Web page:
Planner Speak: What is a flood plain exactly?

When the roads get wet and slippery I know that my car can hydroplane. Can it flood plain too? What is a flood plain exactly?

A flood plain (n.) is the area next to a stream or river that may be covered with water during a flood.

The Federal Emergency Management Agency (FEMA) maps flood plains based on the risk and type of flooding. One line that FEMA draws is the boundary of the 100-year flood zone. Every year there is a 1% chance that flood waters could reach or pass the boundary line of the 100-year flood zone. Don’t let the name mislead you. It is possible for a lot of the land within the 100-year flood zone to flood on a fairly regular basis, far more often than once every hundred years. FEMA considers these lands to be Special Flood Hazard Areas, with a high risk of flooding.

FEMA also maps the boundary line of the 500-year flood zone. Similarly, every year there is a .2% chance that flood waters could reach or pass this boundary line. FEMA considers these lands to have a moderate risk of flooding.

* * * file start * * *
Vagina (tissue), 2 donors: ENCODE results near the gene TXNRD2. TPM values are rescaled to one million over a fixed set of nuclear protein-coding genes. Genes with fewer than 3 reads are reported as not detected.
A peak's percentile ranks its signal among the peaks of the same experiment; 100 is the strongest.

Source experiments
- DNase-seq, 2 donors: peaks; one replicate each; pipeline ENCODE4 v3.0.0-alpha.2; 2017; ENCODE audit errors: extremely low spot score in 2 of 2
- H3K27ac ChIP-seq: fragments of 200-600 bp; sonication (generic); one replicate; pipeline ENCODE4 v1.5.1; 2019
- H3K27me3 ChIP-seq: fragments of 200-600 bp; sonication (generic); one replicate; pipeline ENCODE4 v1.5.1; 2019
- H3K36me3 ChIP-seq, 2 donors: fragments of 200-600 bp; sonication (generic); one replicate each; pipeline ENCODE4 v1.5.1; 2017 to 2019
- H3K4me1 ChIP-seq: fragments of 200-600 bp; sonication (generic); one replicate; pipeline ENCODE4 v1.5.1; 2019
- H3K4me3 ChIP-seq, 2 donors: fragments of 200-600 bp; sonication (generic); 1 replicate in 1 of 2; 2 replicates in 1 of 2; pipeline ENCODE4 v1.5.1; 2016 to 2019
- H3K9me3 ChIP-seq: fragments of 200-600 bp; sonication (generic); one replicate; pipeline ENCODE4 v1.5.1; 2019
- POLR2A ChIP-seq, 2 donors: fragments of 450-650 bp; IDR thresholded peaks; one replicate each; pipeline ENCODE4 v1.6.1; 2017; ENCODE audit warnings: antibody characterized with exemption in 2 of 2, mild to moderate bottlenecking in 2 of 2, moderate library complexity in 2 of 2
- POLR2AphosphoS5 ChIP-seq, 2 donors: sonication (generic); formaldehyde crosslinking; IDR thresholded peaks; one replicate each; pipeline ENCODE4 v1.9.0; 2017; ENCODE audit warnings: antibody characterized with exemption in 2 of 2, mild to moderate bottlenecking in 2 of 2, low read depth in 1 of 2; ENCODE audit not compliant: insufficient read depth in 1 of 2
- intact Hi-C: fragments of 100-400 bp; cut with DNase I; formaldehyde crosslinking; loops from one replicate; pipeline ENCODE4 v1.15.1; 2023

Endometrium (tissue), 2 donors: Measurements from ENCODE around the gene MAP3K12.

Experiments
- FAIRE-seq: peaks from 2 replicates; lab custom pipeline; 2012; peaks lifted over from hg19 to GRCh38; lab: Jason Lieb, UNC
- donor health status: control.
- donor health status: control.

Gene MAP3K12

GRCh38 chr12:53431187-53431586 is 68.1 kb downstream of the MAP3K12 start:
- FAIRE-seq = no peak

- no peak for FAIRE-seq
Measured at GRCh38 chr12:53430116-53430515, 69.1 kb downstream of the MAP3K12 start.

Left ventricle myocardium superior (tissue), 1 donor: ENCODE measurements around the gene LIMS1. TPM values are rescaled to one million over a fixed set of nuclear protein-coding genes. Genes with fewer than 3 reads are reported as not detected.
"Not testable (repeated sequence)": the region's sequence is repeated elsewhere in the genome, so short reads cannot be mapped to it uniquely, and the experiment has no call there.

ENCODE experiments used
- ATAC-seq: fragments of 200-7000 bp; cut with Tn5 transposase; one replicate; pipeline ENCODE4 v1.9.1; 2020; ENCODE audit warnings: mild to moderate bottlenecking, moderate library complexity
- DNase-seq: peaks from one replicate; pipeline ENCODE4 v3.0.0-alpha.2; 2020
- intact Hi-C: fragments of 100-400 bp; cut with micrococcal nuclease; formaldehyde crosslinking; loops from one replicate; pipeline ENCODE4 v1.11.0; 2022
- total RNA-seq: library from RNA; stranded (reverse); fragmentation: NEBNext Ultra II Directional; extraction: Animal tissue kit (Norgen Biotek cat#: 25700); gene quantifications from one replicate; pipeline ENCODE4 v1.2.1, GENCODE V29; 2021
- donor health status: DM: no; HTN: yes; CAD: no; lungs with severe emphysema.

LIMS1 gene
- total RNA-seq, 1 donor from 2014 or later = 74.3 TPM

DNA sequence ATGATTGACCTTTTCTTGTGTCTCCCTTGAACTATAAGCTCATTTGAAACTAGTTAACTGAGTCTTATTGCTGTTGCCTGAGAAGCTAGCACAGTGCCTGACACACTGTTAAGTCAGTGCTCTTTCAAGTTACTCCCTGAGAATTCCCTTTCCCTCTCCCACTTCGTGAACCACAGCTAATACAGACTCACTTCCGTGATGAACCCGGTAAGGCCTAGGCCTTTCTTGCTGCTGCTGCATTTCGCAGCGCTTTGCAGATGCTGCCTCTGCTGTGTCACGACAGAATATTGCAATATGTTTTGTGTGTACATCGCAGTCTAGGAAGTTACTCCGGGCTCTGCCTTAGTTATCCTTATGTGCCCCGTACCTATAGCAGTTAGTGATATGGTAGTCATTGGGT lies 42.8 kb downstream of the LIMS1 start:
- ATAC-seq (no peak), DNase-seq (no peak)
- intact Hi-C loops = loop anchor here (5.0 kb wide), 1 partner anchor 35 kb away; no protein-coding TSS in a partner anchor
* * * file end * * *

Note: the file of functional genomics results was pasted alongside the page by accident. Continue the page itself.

East-Ridge

The interactive map below shows the 100-year and 500-year flood zones in Hamilton County as well as the floodways. The floodway is the channel of a river or stream as well as the land next to the channel that has to stay open to carry the deeper, faster moving water during a flood. In the map below, the floodway is blue, the 100-year flood zone is red, and the 500-year flood zone is pink.

Flood plains protect the health and quality of our rivers, lakes, and streams and the water that comes through our faucets. They help to control the flow of water and can absorb pollutants and sediments, such as gravel and clay, before they drain into streams and rivers. Flood plains are home to many types of plants and wildlife, including threatened and endangered species. It is important for communities to protect our flood plains both to keep our rivers, lakes, and streams healthy and to keep our homes and businesses from being damaged by floods.

Planner Speak: What do you mean by zoning?